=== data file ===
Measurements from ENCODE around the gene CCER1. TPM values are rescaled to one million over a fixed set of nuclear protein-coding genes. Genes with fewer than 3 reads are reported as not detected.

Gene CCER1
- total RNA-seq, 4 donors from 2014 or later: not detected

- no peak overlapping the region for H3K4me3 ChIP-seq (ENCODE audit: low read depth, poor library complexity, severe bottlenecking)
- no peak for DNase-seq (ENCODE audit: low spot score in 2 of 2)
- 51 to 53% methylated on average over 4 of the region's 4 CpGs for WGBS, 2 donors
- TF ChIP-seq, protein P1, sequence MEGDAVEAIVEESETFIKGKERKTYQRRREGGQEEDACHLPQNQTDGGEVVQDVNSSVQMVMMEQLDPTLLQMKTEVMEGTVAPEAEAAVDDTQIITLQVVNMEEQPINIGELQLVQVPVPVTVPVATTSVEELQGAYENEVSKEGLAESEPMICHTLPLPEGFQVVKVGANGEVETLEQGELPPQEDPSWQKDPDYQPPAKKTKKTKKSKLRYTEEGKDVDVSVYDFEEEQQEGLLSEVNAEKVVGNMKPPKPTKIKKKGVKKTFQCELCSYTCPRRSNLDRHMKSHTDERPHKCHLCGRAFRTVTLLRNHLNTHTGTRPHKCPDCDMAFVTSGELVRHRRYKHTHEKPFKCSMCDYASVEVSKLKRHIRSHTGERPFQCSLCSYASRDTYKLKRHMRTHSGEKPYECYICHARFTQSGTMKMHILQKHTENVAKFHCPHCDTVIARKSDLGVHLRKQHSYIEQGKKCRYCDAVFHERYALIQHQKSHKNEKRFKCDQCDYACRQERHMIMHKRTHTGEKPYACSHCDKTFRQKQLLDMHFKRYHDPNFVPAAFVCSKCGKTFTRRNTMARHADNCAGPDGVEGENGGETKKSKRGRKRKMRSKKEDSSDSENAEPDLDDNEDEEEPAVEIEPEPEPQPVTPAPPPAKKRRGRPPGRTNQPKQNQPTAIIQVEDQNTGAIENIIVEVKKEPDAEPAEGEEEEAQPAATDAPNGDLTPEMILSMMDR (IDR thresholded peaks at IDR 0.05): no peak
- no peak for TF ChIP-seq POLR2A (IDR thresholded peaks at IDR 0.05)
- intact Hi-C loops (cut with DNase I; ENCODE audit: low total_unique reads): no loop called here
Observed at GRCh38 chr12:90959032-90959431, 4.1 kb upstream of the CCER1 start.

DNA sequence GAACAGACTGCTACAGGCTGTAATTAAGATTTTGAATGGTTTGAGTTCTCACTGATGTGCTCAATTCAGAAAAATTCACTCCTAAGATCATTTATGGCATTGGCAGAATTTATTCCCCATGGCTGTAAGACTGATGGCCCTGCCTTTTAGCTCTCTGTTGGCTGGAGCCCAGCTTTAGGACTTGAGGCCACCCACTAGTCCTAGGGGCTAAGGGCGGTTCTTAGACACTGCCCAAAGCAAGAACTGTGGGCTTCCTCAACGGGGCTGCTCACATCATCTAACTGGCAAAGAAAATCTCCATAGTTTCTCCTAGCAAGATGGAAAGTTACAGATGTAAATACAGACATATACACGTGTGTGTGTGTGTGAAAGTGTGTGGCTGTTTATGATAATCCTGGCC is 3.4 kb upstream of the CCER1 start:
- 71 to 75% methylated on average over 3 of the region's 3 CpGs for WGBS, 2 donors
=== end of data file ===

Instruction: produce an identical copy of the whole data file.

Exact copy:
Measurements from ENCODE around the gene CCER1. TPM values are rescaled to one million over a fixed set of nuclear protein-coding genes. Genes with fewer than 3 reads are reported as not detected.

Gene CCER1
- total RNA-seq, 4 donors from 2014 or later: not detected

- no peak overlapping the region for H3K4me3 ChIP-seq (ENCODE audit: low read depth, poor library complexity, severe bottlenecking)
- no peak for DNase-seq (ENCODE audit: low spot score in 2 of 2)
- 51 to 53% methylated on average over 4 of the region's 4 CpGs for WGBS, 2 donors
- TF ChIP-seq, protein P1, sequence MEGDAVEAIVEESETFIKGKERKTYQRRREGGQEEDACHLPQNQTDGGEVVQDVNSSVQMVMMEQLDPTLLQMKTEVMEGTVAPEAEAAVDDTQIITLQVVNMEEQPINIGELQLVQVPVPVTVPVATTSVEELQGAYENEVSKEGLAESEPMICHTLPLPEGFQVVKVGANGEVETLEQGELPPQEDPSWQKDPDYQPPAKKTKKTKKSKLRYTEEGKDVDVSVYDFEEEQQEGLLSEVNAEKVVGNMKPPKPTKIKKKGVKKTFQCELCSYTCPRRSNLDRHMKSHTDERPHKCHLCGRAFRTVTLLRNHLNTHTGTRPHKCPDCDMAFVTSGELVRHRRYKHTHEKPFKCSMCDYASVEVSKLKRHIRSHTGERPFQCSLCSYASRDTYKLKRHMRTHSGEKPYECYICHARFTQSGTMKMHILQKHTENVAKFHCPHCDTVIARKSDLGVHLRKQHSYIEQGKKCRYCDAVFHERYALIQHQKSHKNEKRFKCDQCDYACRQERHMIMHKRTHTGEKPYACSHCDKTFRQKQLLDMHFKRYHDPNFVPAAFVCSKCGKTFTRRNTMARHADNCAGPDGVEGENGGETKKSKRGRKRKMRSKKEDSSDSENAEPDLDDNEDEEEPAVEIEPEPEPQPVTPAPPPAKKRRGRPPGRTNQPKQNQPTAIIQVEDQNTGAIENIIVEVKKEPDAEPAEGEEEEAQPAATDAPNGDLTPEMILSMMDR (IDR thresholded peaks at IDR 0.05): no peak
- no peak for TF ChIP-seq POLR2A (IDR thresholded peaks at IDR 0.05)
- intact Hi-C loops (cut with DNase I; ENCODE audit: low total_unique reads): no loop called here
Observed at GRCh38 chr12:90959032-90959431, 4.1 kb upstream of the CCER1 start.

DNA sequence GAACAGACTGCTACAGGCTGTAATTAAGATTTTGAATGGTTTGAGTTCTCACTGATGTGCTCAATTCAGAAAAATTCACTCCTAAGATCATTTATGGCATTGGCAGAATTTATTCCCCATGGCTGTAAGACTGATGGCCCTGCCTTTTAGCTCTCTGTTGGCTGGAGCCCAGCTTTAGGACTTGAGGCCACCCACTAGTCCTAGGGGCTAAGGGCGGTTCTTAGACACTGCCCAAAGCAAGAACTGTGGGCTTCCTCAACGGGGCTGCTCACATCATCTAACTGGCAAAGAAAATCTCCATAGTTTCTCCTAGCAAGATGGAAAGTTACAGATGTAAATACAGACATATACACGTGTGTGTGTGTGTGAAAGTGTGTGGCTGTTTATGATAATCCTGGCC is 3.4 kb upstream of the CCER1 start:
- 71 to 75% methylated on average over 3 of the region's 3 CpGs for WGBS, 2 donors